Armstrong, Contador highlight drama at 96th Tour de France
The Tour de France begins Saturday and could quickly devolve into a soap opera
Despite saying all the right things, look for drama between Astana members
Race change, like the reinstitution of team time trials, could rock standings
Two weeks before the start of the 96th Tour de France, 1,870 days after his last pro victory, Lance Armstrong soloed to first place in the Nevada City (Cal.) Classic, a brief but brutal 40-lap circuit in the Sierra Nevada foothills. Asked afterward about the upcoming Tour, which starts Saturday in Monaco, the Texan poor-mouthed his own chances, pointing to Astana teammates Alberto Contador and Levi Leipheimer as clear favorites. After those two, he went on, "they got an old man like me to come around and pick up the pieces."
Yep, that will be old man Armstrong asking for Metamucil in his water bottles, happy to collect the scraps left by the young guns. That's right, the old geezer in the Astana kit will be lucky to make the time cut every day.
Who knew Armstrong could sandbag as well as he gets up a mountain? The truth, of course, is he started looking like the Lance of old about halfway through May's three-week Giro d'Italia. With Leipheimer fading, Armstrong started turning back the clock, fighting his way into more and more of the elite selections in the high mountains. As was his custom during his seven-year reign over cycling, he used June to hone his form to a razor's edge. He is now lean as a wraith -- reportedly two kilos (4 ½ pounds) under the weight at which he won those seven Tours. It is the opinion of Italian rider Ivan Basso that the self-described "old man" will roll down the ramp in Monaco like "a rampaging beast."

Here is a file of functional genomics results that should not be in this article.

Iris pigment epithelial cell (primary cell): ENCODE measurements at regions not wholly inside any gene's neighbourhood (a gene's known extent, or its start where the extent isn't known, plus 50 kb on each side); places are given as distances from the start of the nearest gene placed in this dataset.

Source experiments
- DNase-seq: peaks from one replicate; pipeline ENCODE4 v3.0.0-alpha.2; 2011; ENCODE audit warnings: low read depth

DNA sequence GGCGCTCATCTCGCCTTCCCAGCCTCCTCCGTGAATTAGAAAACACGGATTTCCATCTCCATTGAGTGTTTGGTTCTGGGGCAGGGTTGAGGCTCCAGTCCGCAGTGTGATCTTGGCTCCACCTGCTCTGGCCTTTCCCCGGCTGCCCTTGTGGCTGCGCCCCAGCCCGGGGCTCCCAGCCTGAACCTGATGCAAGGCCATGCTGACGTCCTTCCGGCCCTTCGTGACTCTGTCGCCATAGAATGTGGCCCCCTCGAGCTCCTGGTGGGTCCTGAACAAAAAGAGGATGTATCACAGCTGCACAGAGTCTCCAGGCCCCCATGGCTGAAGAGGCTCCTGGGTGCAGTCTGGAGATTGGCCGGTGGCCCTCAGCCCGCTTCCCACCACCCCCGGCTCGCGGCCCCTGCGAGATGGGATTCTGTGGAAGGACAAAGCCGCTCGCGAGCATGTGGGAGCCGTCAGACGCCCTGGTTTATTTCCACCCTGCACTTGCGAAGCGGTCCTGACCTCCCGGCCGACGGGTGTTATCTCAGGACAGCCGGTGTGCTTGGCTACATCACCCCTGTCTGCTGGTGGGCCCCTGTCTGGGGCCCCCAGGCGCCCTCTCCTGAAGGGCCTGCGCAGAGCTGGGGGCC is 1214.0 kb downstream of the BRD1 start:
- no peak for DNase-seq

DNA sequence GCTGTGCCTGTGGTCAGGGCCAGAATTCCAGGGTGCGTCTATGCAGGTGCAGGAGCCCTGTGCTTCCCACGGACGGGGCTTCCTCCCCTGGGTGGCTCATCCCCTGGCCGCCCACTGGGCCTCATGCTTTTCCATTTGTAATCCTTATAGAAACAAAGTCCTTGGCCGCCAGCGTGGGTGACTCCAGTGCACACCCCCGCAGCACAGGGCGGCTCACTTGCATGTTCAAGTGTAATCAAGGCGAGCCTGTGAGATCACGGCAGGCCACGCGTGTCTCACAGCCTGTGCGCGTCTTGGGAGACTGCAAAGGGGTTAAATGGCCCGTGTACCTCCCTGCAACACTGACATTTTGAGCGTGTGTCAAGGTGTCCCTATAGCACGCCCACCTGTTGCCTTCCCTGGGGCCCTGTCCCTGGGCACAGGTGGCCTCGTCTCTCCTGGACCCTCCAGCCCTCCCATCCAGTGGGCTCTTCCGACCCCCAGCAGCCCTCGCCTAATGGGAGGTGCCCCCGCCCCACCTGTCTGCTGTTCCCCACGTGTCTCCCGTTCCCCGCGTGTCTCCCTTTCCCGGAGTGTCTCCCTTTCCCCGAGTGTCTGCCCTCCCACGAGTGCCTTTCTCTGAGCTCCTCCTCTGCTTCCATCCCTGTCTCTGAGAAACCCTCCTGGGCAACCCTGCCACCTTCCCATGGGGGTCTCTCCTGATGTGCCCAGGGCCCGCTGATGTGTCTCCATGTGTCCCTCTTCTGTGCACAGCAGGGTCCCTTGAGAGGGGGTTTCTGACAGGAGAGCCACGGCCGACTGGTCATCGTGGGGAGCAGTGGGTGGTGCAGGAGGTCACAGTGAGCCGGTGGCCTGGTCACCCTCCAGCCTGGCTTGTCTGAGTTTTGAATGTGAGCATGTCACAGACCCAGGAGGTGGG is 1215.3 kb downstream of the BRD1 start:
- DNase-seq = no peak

Le Tour will captivate for reasons other than the return of said beast, whose chances of winning number eight will be diminished by the fact that, after nearly four years out of the sport and two months shy of his 38th birthday, he may be no more than the third-strongest rider on the troubled Astana team. Powerful on paper, this squad could end up divided into more factions than a junior-high election. We'll preview that soap opera below. First, a look at ...
The most atypical Tour in years kicks off with that 15-kilometer prologue in Monaco, where Armstrong will hobnob with his old chum, Prince Albert II, and riders will speed over a section of the city's famed Formula 1 course. Also unusual: this year's parcours stays out of the country's northern and western regions, doing away (in theory) with the windswept, foul-weather stages that normally mark the Tour's first week. Other distinctive flourishes to this Grand Boucle:
The return, after a three-year absence, of the team time trial July 10 -- good news for the argyle-rocking riders of American-based Garmin-Slipstream, whose best shot at a stage win will come on this day. Fair warning to teams who struggle in this discipline: unlike past TTTs, there will be no limits to how much time a squad can lose.
The ITT Devalued. Of this Tour's 3,500 kilometers, a mere 55 are devoted to individual time trials -- the fewest since 1967. That makes life harder for GC (general classification) contenders like Armstrong and Cadel Evans -- guys who hold their own in the mountains, then try to gain time in the so-called Race of Truth.